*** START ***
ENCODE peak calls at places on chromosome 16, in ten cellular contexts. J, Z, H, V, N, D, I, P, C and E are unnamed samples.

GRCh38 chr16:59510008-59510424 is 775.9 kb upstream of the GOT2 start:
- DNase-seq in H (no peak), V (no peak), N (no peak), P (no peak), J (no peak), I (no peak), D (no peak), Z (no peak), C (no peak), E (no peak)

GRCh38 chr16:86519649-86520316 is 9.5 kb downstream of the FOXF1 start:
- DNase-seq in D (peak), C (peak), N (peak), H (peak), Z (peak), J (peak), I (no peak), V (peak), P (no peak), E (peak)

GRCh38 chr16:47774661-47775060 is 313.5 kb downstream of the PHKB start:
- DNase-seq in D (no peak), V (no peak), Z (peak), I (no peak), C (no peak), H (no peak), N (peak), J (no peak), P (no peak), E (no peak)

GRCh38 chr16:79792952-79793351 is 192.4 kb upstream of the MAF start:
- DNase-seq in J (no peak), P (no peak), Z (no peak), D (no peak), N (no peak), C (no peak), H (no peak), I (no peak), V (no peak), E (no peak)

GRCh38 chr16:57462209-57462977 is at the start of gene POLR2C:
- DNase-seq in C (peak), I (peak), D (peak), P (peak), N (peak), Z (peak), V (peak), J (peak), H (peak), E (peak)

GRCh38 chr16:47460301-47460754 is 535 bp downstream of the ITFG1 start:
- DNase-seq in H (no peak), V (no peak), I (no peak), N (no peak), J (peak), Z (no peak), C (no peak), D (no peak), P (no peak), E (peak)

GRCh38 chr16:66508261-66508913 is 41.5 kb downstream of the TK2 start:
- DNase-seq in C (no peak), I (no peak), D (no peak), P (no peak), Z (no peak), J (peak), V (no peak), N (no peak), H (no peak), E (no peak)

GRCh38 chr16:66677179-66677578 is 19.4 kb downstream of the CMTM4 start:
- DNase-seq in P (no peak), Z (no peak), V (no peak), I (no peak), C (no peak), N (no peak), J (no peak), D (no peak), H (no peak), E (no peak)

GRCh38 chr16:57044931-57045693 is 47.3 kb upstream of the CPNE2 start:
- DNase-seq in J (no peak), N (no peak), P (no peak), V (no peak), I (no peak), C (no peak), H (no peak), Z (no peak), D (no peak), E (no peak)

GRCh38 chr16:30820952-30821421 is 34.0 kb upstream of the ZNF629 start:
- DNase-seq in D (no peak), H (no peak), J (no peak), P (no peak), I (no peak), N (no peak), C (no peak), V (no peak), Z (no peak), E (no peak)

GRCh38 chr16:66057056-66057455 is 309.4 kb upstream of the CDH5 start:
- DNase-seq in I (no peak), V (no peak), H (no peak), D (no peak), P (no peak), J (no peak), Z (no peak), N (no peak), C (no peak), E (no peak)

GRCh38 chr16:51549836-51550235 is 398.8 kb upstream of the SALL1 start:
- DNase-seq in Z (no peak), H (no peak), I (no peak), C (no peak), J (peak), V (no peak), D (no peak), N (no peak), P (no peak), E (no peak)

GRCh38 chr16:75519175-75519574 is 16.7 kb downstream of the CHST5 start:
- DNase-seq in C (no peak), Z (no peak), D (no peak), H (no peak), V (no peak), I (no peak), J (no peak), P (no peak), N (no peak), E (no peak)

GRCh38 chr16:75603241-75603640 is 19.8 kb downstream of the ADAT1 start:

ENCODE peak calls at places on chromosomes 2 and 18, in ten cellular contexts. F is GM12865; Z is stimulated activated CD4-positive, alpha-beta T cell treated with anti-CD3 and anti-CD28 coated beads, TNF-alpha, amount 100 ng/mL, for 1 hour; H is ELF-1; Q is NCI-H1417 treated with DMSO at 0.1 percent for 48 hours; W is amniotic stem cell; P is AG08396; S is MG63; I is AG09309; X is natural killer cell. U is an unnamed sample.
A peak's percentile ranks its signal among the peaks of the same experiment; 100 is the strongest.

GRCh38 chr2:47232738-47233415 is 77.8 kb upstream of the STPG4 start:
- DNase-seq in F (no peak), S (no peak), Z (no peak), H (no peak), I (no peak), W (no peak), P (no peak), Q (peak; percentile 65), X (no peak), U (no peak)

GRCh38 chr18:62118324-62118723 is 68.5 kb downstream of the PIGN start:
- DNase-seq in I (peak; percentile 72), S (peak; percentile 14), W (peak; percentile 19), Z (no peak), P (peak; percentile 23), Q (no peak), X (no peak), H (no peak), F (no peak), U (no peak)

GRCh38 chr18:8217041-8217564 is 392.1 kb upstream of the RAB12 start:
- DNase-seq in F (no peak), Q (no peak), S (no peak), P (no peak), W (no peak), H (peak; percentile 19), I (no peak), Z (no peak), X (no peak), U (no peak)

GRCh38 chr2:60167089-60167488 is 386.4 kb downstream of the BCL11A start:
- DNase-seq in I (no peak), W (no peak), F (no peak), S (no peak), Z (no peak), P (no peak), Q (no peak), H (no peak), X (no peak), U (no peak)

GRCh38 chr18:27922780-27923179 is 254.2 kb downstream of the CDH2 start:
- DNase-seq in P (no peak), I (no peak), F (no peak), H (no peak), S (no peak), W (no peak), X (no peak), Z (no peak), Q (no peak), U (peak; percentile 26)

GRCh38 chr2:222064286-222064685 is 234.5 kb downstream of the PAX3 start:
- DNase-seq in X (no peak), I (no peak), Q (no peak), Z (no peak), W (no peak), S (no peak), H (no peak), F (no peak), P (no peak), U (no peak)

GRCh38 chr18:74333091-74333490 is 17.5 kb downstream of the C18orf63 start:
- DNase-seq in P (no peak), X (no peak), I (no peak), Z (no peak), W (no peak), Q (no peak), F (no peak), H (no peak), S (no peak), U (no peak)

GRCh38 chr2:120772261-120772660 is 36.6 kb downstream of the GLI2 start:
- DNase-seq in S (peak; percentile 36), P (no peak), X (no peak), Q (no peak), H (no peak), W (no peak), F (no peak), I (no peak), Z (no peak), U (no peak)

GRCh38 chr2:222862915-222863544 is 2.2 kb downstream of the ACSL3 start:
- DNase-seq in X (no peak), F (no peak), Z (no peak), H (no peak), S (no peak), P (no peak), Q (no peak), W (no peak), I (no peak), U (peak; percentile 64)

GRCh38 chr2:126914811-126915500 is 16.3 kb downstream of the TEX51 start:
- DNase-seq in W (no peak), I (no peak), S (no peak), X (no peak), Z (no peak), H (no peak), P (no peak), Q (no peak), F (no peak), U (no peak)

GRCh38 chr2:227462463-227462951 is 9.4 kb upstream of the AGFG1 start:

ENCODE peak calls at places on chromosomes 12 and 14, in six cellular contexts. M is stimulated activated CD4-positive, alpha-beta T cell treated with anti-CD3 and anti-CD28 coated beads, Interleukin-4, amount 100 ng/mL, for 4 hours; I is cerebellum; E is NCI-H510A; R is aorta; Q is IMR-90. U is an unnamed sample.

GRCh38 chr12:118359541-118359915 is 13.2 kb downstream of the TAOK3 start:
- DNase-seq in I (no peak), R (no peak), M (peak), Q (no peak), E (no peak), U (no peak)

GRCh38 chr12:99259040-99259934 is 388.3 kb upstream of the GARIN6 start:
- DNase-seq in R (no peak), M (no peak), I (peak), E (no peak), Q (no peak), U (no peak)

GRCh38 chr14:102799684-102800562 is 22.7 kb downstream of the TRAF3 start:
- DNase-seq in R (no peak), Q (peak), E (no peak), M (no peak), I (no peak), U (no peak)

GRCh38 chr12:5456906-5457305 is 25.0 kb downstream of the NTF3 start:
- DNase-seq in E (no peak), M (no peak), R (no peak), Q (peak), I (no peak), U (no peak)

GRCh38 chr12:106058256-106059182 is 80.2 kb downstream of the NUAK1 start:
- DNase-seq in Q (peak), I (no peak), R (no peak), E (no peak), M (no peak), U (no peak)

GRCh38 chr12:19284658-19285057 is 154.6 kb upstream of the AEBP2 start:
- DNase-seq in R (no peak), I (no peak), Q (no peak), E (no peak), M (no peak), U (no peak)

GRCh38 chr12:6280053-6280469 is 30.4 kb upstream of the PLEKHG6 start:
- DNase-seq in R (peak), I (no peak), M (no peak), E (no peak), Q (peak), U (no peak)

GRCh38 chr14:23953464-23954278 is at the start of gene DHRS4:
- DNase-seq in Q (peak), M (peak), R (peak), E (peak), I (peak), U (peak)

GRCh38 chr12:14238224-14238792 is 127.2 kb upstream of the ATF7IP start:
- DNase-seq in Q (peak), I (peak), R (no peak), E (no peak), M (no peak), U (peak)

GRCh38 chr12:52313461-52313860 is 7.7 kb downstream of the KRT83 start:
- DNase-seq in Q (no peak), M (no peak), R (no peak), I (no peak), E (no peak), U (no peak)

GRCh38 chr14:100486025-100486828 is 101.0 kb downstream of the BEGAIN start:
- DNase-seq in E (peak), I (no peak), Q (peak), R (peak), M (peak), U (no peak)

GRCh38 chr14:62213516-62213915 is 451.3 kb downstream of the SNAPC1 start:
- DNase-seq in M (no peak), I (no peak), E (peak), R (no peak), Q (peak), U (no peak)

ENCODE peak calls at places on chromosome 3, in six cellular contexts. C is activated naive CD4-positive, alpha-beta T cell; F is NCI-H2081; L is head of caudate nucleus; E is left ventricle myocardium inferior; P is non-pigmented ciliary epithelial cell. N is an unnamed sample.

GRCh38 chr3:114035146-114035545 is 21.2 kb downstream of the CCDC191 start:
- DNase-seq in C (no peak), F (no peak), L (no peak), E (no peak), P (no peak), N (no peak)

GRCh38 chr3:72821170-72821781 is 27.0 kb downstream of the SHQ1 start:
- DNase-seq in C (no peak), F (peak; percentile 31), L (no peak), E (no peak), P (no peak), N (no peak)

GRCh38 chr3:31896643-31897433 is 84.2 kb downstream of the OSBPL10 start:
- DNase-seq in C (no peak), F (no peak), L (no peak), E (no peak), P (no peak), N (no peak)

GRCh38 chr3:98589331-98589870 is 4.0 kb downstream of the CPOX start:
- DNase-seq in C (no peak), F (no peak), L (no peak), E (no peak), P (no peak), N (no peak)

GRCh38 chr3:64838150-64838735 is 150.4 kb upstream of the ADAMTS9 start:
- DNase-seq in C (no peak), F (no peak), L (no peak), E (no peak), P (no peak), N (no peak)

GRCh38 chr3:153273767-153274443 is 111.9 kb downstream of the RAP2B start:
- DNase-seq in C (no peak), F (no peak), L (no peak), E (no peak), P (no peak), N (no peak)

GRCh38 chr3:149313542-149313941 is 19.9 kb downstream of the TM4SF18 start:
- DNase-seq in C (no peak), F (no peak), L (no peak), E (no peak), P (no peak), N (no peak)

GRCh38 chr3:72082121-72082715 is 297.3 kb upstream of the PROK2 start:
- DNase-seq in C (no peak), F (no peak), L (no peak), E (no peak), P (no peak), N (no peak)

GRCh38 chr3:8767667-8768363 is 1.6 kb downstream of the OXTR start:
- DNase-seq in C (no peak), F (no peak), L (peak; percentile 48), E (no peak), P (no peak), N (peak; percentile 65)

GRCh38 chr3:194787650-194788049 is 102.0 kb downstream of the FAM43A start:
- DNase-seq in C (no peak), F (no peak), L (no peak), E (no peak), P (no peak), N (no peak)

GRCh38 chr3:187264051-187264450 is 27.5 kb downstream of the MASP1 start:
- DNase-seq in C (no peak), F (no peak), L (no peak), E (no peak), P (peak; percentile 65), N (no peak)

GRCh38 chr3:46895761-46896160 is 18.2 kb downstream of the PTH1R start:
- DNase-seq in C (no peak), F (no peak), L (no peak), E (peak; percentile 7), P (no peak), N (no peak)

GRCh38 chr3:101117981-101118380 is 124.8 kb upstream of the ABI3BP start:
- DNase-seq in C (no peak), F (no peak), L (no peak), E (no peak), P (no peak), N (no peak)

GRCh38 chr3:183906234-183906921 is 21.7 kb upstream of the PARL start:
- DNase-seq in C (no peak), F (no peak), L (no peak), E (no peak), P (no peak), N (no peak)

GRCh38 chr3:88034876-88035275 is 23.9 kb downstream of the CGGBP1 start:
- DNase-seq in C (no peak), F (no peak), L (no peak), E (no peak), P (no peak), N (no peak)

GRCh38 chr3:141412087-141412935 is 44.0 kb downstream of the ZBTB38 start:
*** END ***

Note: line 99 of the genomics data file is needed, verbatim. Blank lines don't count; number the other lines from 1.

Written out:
- DNase-seq in C (no peak), F (no peak), L (no peak), E (no peak), P (peak; percentile 65), N (no peak)